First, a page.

30 GRE Words Beginning with “D” – 30 Words

debunk

expose while ridiculing

Everyone, as usual, put much more work into finding supporting evidence than debunking evidence.
Salon (Apr 19, 2013)
deflect

draw someone’s attention away from something

Still others said their opponents spent so much time deflecting questions about scandals, they never had to face more substantive criticism.
New York Times (Jul 17, 2013)
defy

resist or confront with resistance

Mr Weiner has so far defied calls to drop out of the election race
BBC (Jul 25, 2013)
degrade

reduce in worth or character, usually verbally

Such encryption could degrade the personalized services net companies are offering.
The Guardian (Jun 29, 2013)
deliberate

carefully thought out in advance

After talks between the two sides failed in recent days, Vivus accused First Manhattan of sending deliberate misinformation to fellow shareholders.
Reuters (Jul 19, 2013)
delineate

represented accurately or precisely

States rights are delineated in the Constitution and through judicial precedent.
Time (Apr 8, 2013)
demur

politely refuse or take exception to

Feeling lazy, I demurred — but when Mike brought it up again 15 minutes later, I gave in just to shut him up.
New York Times (Aug 23, 2012)
derivation

the act of obtaining something from a source or origin

No following can be more productive of a study and love of word derivations and allied word meanings than gardening.
Alice Morse Earle
deteriorate

become worse or disintegrate

But Mrs Shaw’s condition deteriorated and the booking was cancelled in early May.
BBC (Jul 25, 2013)
deterministic

an inevitable consequence of antecedent sufficient causes

It is governed by the assumptions of a deterministic, predictable world and focused on centralization, coercion, formality, tight rein, imposed discipline and obedience.
Forbes (Dec 11, 2012)
deviation

a variation from the standard or norm

Self-censorship — Doubts and deviations from the perceived group consensus are not expressed.
Washington Post (Jun 9, 2012)
didactic

instructive, especially excessively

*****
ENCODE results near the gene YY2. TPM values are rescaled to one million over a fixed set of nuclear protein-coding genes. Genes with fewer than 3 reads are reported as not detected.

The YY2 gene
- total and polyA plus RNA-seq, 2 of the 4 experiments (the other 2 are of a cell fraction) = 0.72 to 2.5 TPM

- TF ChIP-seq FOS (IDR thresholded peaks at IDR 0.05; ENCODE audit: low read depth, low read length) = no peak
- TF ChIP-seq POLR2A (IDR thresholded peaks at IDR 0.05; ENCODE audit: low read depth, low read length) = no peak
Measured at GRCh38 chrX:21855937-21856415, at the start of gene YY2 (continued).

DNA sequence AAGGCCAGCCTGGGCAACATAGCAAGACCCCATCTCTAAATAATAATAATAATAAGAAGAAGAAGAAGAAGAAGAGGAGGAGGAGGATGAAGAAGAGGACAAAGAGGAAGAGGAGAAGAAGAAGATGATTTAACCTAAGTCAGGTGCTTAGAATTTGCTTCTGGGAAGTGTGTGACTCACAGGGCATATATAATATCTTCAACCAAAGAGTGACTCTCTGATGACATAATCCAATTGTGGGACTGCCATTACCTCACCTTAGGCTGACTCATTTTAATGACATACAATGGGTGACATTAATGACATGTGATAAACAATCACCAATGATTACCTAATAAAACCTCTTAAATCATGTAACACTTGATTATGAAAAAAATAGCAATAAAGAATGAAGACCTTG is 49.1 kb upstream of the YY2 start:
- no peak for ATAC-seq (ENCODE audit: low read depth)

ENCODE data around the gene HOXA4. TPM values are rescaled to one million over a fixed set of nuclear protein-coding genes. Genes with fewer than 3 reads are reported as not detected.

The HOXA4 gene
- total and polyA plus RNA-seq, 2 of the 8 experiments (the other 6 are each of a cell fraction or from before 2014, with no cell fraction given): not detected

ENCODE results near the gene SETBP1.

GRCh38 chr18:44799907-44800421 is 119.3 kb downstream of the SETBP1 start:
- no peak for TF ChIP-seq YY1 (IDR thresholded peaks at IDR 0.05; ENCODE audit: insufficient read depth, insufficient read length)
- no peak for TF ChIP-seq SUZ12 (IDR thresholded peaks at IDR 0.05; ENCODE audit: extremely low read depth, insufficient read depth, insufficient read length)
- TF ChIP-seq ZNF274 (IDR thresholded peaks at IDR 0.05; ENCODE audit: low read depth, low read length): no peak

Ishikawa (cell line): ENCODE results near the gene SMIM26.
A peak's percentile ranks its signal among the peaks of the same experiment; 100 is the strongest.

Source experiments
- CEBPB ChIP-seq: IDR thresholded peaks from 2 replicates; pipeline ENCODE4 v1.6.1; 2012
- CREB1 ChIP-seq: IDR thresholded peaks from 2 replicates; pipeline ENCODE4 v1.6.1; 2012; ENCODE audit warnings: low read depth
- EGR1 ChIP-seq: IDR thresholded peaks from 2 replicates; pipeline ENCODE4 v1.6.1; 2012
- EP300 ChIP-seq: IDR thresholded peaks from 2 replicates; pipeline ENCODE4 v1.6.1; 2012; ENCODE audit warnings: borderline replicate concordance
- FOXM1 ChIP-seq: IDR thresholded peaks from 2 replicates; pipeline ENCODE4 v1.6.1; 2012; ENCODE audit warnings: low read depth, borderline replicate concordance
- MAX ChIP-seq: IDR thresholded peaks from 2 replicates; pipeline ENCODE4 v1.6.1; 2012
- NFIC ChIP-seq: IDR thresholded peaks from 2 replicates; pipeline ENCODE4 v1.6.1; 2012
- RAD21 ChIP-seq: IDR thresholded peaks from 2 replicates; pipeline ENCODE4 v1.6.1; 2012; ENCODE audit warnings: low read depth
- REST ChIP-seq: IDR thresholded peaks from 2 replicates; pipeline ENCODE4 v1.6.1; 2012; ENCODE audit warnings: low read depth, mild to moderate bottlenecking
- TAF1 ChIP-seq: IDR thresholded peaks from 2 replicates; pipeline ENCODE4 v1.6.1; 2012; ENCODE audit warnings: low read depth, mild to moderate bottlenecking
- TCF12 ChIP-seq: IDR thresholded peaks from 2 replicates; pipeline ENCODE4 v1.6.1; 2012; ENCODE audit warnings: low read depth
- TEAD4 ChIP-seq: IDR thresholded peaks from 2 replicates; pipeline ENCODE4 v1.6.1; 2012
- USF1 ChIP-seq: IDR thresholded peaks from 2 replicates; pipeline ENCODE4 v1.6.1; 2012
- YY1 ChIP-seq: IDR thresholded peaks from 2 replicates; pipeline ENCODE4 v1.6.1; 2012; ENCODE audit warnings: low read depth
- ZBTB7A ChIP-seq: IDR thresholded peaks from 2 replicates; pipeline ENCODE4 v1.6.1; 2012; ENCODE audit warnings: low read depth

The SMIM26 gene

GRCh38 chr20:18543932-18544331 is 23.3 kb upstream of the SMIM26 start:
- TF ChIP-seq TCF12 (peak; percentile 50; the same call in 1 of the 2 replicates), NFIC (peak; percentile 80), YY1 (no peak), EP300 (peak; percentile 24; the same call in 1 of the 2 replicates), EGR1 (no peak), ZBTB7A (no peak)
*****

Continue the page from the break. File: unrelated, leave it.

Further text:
Didactic, self-righteous and smug, full of easy slogans, this sort of art leaves people just as boxed in as the systems it supposedly critiques.
New York Times (Jan 9, 2012)
differentiate

mark as distinct

The novel’s five sections are strictly differentiated by tense, point of view and style.
The Guardian (Jul 27, 2013)
diffidence

lack of self-assurance

That would not please the base, but in today’s bitterly divisive politics, a bit more diffidence could go a long way.
Economist (Sep 27, 2012)
diffuse

spread out; not concentrated in one place

Also, Democrats tend to congregate in the same districts, while Republicans are more diffuse.
New York Times (Jan 28, 2013)
disaffection

the feeling of being alienated from other people

Some observers warn that popular disaffection may discredit all major political parties, eroding faith in the state itself.
Time (Aug 23, 2010)
disapprobation

pronouncing as wrong or morally culpable

“After all this while I had given up every expectation of seeing you again,” he said in a curt manner that betrayed his disapprobation.
F.E. Mills Young
discern

detect with the senses

In Thatcher’s case, Harris thought he discerned “a kind of megalomaniacal glint in the eye.”
Newsweek (Apr 8, 2013)
disgruntled

in a state of sulky dissatisfaction

Meanwhile, one disgruntled employee in New York hacked into and corrupted his former employer’s network, causing approximately $90,000 in damages.
Forbes (Jul 12, 2013)
dislocation

the act of disrupting an established order so it fails to continue

As factories automate, huge Asian economies originally built around cheap human labor—China and India in particular—are likely to suffer from even greater dislocations.
Newsweek (Feb 5, 2013)
disparate

including markedly dissimilar elements

After some teething issues, future incarnations will be more ambitious, cut down on red tape, and align disparate rules, a commission spokesman says.
Science Magazine (Jul 12, 2013)
dispassionate

unaffected by strong emotion or prejudice

However, unlike the current emotional debate surrounding gun control in the United States, the Swiss approach is more dispassionate and pragmatic.
Time (Mar 4, 2013)
disquieting

causing mental discomfort

There is a disquieting sense of lives being lost in real time.
New York Times (Jun 18, 2013)
disseminate

cause to become widely known

Video, filmed by an onlooker, was quickly picked up by news organizations and disseminated on social media.
Time (May 24, 2013)
dissolution

the termination or disintegration of a relationship

The singer’s wife had filed for dissolution of marriage in September last year, according to San Diego Superior Court documents.
BBC (May 8, 2013)
distinctive

of a feature that helps to identify a person or thing

Regarded as one of the world’s most successful and influential architects, Lord Rogers’ distinctive, eye-catching creations can be seen far and wide.
BBC (Jul 22, 2013)
divergence

a difference between conflicting facts or claims or opinions

Meanwhile, consumers are downright giddy, sharpening the divergence with gloomy corporations.
BusinessWeek (Oct 26, 2012)
diversify

make more varied

In order to sidestep the tighter security presence in Maiduguri, the Islamist militants have diversified their tactics.
BBC (Jul 23, 2013)
dogmatic

pertaining to a code of beliefs accepted as authoritative

His critics, generally dogmatic religious types, are merely one-dimensional villains.
New York Times (Aug 15, 2012)
dwelling

housing that someone is living in

While the group failed to locate a nest – hives are dwellings for domesticated honeybees – they identified and photographed at least three queens.
Reuters (Jul 19, 2013)

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